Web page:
By ISHEKA N. HARRISON
Brian Brackeen learned from three generations of men in his family that failure was not an option. As founder and CEO of Kairos – the only black-owned emotion and facial recognition technology company in the country – Brackeen isn’t only succeeding, he’s making history while doing it.
Kairos was birthed in late 2011 after Brackeen said he looked up one day while working as a senior project manager at Apple and felt like his soul was at stake.
“I felt like I didn’t have a choice really. I remember sitting at my desk at Apple one day and just feeling like my soul was being sucked into the lights above me,” Brackeen said. “I loved it, but I knew I had my own visions and my own dreams and I had to take a leap and work for myself.”
After his engineer dad brought home a computer when he was eight, Brackeen began coding. It didn’t take him long to fall in love with it.
“I just knew it was for me. Everything made sense with technology. Other subjects in school I was terrible at,” Brackeen said.
The 38-year-old tech innovator found many role models in his family lineage to inspire him. His great, great-grandfather, grandfather and father are cited in the Federal Register for putting down a cholera outbreak in segregated Texas; became a millionaire in the 1950s and opened up schools and churches around the world; and had an all-white staff who worked as a manager of data processing in the 1950s, respectively.
“It certainly starts with family. They all had it theoretically harder. Society was very different – in the times that they did what they did, so they don’t give me any excuses for not being successful,” Brackeen said.
He admits his initial idea for Kairos was not to do facial recognition, but pivoted after realizing the opportunity in the industry. He advises those who may be considering branching out on their own to chuck fear at the door.
“One of the common things I say is just start. I could’ve stayed at Apple longer, saved a little more money, done a little more research … it was starting the business that allowed me to see what I was supposed to do and pivot to facial recognition,” Brackeen said. “I would have never started a facial recognition company from the beginning. I had to start to even get this opportunity … Do it. Quit your job. Jump into it. You won’t starve. You’ll find a way and that hunger and that fear will drive you to success.”
Citing research that shows people test lower or higher than control groups based on whether they’ve been told they will pass or fail right before taking tests, Brackeen encouraged blacks and minorities, including women, to change their mindsets about branching out as entrepreneurs and seeking investors.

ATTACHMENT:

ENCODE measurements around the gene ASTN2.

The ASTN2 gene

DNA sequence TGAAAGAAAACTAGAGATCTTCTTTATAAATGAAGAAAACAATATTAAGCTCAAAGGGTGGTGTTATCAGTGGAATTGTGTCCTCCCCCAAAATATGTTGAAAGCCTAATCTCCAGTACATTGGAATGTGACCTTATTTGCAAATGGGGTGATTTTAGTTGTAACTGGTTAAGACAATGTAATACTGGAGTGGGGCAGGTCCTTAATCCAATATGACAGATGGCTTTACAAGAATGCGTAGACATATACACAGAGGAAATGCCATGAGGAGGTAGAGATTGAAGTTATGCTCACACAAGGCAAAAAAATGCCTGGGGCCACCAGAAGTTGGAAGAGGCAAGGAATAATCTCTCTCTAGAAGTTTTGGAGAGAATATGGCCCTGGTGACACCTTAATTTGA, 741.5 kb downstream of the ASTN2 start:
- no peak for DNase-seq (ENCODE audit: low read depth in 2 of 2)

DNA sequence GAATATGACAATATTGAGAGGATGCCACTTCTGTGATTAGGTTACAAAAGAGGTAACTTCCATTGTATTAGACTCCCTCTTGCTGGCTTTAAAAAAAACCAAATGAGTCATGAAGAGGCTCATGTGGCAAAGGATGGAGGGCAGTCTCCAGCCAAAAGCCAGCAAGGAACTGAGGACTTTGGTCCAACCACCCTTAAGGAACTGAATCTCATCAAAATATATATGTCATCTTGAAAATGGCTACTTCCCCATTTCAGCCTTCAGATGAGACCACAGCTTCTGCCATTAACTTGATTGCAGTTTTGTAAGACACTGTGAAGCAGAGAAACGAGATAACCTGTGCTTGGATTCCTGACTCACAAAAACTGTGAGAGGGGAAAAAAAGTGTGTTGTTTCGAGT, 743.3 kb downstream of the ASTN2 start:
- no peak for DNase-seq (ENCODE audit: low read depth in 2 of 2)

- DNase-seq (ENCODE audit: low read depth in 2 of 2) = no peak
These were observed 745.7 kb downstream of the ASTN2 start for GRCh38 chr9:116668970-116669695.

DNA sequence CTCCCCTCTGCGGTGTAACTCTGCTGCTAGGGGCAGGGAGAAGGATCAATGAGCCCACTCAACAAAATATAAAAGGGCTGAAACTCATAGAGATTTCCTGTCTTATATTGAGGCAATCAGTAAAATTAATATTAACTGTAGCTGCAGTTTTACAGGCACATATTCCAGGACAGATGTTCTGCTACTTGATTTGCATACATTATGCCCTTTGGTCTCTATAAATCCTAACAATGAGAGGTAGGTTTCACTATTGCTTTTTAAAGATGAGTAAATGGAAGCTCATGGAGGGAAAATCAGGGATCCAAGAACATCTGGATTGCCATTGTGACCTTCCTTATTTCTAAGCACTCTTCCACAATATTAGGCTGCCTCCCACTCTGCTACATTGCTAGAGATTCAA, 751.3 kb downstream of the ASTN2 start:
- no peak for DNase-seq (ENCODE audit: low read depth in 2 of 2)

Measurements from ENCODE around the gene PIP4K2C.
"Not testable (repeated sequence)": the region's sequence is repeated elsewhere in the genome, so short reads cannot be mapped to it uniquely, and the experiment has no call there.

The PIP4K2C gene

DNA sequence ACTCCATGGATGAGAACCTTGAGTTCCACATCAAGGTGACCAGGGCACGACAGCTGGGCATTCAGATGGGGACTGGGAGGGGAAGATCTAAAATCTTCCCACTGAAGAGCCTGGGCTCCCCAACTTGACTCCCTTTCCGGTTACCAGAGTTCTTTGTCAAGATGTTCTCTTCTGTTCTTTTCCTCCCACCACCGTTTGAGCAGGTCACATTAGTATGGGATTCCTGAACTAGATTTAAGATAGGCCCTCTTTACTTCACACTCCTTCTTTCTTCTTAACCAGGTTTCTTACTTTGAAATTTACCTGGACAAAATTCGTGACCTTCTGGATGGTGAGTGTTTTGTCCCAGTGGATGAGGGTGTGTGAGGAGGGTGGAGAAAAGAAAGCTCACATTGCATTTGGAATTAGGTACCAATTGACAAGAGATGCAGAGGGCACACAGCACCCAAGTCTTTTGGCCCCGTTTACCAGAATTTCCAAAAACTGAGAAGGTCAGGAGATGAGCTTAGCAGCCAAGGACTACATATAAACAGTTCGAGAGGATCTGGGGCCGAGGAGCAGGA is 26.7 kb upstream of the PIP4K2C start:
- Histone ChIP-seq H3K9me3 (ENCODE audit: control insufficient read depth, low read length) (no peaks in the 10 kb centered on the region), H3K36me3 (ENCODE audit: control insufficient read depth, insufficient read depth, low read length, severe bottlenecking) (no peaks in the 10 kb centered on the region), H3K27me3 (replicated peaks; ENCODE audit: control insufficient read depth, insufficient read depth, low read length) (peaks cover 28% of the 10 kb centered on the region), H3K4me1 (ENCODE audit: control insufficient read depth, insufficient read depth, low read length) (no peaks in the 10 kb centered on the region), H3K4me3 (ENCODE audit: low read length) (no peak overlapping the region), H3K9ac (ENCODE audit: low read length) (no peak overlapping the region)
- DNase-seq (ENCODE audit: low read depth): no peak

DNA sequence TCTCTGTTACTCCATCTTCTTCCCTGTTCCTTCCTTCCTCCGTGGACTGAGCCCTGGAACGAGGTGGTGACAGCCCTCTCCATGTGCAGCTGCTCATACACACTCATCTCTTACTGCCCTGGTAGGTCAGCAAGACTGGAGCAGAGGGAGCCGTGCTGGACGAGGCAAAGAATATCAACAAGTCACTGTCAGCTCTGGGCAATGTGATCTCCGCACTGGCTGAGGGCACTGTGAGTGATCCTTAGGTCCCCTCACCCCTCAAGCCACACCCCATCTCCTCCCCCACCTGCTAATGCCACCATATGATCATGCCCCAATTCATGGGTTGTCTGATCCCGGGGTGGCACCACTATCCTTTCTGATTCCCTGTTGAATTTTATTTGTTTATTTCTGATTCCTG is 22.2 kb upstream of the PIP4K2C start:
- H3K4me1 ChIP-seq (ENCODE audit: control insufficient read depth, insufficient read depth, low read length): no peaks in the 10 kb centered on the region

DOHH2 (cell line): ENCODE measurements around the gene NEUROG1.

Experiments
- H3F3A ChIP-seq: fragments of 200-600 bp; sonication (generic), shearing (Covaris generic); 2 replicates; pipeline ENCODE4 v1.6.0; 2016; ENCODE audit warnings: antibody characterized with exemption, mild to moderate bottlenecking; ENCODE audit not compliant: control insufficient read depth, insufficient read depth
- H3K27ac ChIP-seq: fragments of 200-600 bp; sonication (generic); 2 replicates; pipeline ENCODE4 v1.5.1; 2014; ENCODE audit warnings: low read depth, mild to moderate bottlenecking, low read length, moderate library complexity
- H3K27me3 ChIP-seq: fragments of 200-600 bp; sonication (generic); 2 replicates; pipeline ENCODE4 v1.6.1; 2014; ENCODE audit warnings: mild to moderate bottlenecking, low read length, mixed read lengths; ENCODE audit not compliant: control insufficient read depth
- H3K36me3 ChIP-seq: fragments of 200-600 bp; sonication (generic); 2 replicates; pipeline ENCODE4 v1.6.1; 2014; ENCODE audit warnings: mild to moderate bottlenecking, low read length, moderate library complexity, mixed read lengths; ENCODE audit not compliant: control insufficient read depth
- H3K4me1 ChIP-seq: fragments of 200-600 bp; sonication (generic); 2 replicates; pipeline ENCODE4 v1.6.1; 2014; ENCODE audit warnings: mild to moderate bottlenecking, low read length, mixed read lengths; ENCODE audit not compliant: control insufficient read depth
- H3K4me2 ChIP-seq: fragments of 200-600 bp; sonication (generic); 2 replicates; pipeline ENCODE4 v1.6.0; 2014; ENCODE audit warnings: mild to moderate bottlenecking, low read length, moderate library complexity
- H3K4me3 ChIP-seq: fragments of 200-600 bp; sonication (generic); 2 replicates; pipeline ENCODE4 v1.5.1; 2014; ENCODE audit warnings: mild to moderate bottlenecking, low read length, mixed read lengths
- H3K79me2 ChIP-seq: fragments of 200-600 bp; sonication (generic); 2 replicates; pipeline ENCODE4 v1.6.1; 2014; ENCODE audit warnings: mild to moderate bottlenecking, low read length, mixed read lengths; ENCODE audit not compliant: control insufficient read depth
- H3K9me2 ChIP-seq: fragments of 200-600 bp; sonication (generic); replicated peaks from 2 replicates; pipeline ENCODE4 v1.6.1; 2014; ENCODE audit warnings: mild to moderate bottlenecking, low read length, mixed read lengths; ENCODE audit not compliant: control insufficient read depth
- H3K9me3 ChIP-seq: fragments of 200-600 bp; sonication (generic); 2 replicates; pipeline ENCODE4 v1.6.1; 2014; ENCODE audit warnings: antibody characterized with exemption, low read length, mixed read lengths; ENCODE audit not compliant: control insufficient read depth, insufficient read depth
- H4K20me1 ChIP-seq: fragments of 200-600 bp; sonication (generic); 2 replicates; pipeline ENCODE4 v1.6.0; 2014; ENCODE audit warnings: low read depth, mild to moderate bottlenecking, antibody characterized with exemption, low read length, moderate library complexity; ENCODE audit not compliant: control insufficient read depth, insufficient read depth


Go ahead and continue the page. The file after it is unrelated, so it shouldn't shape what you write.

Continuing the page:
“We read all these articles that say African Americans can’t raise money and we go into these conversations prepared to fail,” Brackeen said. “We have to remove failure from our mindsets. Know that people who have you in the room wouldn’t waste their time unless they wanted to meet with or invest in you. They want to give you their money. Just allow them to do it.”
A South Florida transplant by way of Pennsylvania, Brackeen is an avid believer in giving back and paying it forward. It is something he learned from both his minister grandfather, upbringing and personal experience. This year he said he will start hosting a private dinner at his office for groups of people who have asked him to listen to their ideas.
“On a personal level, I got so much help along the way. So many people were willing to take meetings with me even though I was way too early and their only request was that I give back when it was my turn. I am certainly happy to do so,” Brackeen said.
Kairos aims to grow from its current 16 employees to 44 employees by the time the year is over as they are projected to process over one billion faces this year, up from 46,000 in 2015. They will be hiring for computer vision scientists and PHD’s as well as enterprise sales people with API experience.
Brackeen said he didn’t have to move to San Francisco to be successful in the tech world and other aspiring entrepreneurs can also bloom where they are planted.
“You don’t have to move your business to San Francisco. You don’t have to try to make yourself something that you’re not. You don’t have to leave your family in Atlanta or Philly or Miami; you can be successful in the city that you’re in and find investors that believe in you and what you’re doing,” Brackeen said.